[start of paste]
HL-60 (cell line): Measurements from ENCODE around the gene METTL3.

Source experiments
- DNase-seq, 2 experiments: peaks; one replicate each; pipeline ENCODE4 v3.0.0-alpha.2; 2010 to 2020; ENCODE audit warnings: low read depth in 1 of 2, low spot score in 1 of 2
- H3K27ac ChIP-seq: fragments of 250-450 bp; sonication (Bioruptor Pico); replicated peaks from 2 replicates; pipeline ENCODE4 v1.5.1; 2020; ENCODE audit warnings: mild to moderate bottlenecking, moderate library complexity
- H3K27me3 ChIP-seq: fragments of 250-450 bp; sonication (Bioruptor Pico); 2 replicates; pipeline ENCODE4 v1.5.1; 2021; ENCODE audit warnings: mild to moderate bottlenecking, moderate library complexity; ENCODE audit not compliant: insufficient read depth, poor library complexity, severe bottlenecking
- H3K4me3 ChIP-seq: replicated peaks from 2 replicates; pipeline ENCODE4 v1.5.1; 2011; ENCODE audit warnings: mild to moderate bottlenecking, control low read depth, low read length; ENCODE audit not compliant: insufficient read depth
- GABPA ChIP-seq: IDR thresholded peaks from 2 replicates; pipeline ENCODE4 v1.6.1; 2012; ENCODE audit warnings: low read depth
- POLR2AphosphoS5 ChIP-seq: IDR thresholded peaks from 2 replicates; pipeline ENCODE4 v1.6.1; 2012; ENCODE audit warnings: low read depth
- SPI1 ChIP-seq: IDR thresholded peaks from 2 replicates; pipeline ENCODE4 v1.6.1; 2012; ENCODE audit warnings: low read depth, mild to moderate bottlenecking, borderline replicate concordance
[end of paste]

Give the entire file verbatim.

HL-60 (cell line): Measurements from ENCODE around the gene METTL3.

Source experiments
- DNase-seq, 2 experiments: peaks; one replicate each; pipeline ENCODE4 v3.0.0-alpha.2; 2010 to 2020; ENCODE audit warnings: low read depth in 1 of 2, low spot score in 1 of 2
- H3K27ac ChIP-seq: fragments of 250-450 bp; sonication (Bioruptor Pico); replicated peaks from 2 replicates; pipeline ENCODE4 v1.5.1; 2020; ENCODE audit warnings: mild to moderate bottlenecking, moderate library complexity
- H3K27me3 ChIP-seq: fragments of 250-450 bp; sonication (Bioruptor Pico); 2 replicates; pipeline ENCODE4 v1.5.1; 2021; ENCODE audit warnings: mild to moderate bottlenecking, moderate library complexity; ENCODE audit not compliant: insufficient read depth, poor library complexity, severe bottlenecking
- H3K4me3 ChIP-seq: replicated peaks from 2 replicates; pipeline ENCODE4 v1.5.1; 2011; ENCODE audit warnings: mild to moderate bottlenecking, control low read depth, low read length; ENCODE audit not compliant: insufficient read depth
- GABPA ChIP-seq: IDR thresholded peaks from 2 replicates; pipeline ENCODE4 v1.6.1; 2012; ENCODE audit warnings: low read depth
- POLR2AphosphoS5 ChIP-seq: IDR thresholded peaks from 2 replicates; pipeline ENCODE4 v1.6.1; 2012; ENCODE audit warnings: low read depth
- SPI1 ChIP-seq: IDR thresholded peaks from 2 replicates; pipeline ENCODE4 v1.6.1; 2012; ENCODE audit warnings: low read depth, mild to moderate bottlenecking, borderline replicate concordance